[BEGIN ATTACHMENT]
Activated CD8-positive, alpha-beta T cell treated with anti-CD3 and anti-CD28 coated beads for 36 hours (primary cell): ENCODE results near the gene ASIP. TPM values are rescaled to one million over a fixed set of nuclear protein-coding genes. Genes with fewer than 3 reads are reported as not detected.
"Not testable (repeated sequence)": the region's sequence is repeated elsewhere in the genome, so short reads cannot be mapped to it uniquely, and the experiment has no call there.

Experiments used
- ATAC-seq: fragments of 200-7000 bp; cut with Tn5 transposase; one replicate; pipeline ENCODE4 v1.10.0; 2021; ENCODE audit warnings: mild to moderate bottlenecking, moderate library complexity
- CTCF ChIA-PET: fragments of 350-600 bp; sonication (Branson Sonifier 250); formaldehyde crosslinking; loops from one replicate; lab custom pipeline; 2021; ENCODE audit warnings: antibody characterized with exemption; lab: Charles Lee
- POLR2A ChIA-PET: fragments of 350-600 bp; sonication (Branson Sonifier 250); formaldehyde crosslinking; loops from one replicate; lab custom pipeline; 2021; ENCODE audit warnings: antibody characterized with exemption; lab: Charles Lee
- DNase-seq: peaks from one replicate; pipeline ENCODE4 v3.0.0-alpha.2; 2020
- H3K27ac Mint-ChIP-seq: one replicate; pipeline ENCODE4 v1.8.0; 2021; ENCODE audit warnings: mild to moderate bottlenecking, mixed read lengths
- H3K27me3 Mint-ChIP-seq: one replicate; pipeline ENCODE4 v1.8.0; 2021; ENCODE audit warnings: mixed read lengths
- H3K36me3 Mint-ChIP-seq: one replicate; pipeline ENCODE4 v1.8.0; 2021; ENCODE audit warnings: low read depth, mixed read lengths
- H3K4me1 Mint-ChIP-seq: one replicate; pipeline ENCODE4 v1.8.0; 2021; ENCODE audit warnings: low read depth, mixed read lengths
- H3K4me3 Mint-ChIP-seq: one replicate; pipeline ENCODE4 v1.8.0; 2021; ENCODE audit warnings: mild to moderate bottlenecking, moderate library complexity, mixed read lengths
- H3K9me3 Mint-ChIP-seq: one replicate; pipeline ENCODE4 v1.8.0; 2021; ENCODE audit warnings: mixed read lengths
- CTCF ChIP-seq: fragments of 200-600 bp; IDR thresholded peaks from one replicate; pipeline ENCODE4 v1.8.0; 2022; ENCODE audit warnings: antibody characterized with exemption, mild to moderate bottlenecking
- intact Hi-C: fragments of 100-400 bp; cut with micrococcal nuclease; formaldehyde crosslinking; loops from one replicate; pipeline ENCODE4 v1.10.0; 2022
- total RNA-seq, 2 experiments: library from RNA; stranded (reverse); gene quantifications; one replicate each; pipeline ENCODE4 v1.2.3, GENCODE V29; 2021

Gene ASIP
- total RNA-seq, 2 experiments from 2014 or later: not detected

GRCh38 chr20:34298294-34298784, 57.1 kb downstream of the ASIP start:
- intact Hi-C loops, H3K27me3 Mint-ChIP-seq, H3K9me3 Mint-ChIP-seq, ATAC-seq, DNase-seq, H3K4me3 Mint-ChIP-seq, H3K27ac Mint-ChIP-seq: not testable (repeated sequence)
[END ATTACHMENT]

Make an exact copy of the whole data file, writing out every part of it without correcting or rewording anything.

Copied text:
Activated CD8-positive, alpha-beta T cell treated with anti-CD3 and anti-CD28 coated beads for 36 hours (primary cell): ENCODE results near the gene ASIP. TPM values are rescaled to one million over a fixed set of nuclear protein-coding genes. Genes with fewer than 3 reads are reported as not detected.
"Not testable (repeated sequence)": the region's sequence is repeated elsewhere in the genome, so short reads cannot be mapped to it uniquely, and the experiment has no call there.

Experiments used
- ATAC-seq: fragments of 200-7000 bp; cut with Tn5 transposase; one replicate; pipeline ENCODE4 v1.10.0; 2021; ENCODE audit warnings: mild to moderate bottlenecking, moderate library complexity
- CTCF ChIA-PET: fragments of 350-600 bp; sonication (Branson Sonifier 250); formaldehyde crosslinking; loops from one replicate; lab custom pipeline; 2021; ENCODE audit warnings: antibody characterized with exemption; lab: Charles Lee
- POLR2A ChIA-PET: fragments of 350-600 bp; sonication (Branson Sonifier 250); formaldehyde crosslinking; loops from one replicate; lab custom pipeline; 2021; ENCODE audit warnings: antibody characterized with exemption; lab: Charles Lee
- DNase-seq: peaks from one replicate; pipeline ENCODE4 v3.0.0-alpha.2; 2020
- H3K27ac Mint-ChIP-seq: one replicate; pipeline ENCODE4 v1.8.0; 2021; ENCODE audit warnings: mild to moderate bottlenecking, mixed read lengths
- H3K27me3 Mint-ChIP-seq: one replicate; pipeline ENCODE4 v1.8.0; 2021; ENCODE audit warnings: mixed read lengths
- H3K36me3 Mint-ChIP-seq: one replicate; pipeline ENCODE4 v1.8.0; 2021; ENCODE audit warnings: low read depth, mixed read lengths
- H3K4me1 Mint-ChIP-seq: one replicate; pipeline ENCODE4 v1.8.0; 2021; ENCODE audit warnings: low read depth, mixed read lengths
- H3K4me3 Mint-ChIP-seq: one replicate; pipeline ENCODE4 v1.8.0; 2021; ENCODE audit warnings: mild to moderate bottlenecking, moderate library complexity, mixed read lengths
- H3K9me3 Mint-ChIP-seq: one replicate; pipeline ENCODE4 v1.8.0; 2021; ENCODE audit warnings: mixed read lengths
- CTCF ChIP-seq: fragments of 200-600 bp; IDR thresholded peaks from one replicate; pipeline ENCODE4 v1.8.0; 2022; ENCODE audit warnings: antibody characterized with exemption, mild to moderate bottlenecking
- intact Hi-C: fragments of 100-400 bp; cut with micrococcal nuclease; formaldehyde crosslinking; loops from one replicate; pipeline ENCODE4 v1.10.0; 2022
- total RNA-seq, 2 experiments: library from RNA; stranded (reverse); gene quantifications; one replicate each; pipeline ENCODE4 v1.2.3, GENCODE V29; 2021

Gene ASIP
- total RNA-seq, 2 experiments from 2014 or later: not detected

GRCh38 chr20:34298294-34298784, 57.1 kb downstream of the ASIP start:
- intact Hi-C loops, H3K27me3 Mint-ChIP-seq, H3K9me3 Mint-ChIP-seq, ATAC-seq, DNase-seq, H3K4me3 Mint-ChIP-seq, H3K27ac Mint-ChIP-seq: not testable (repeated sequence)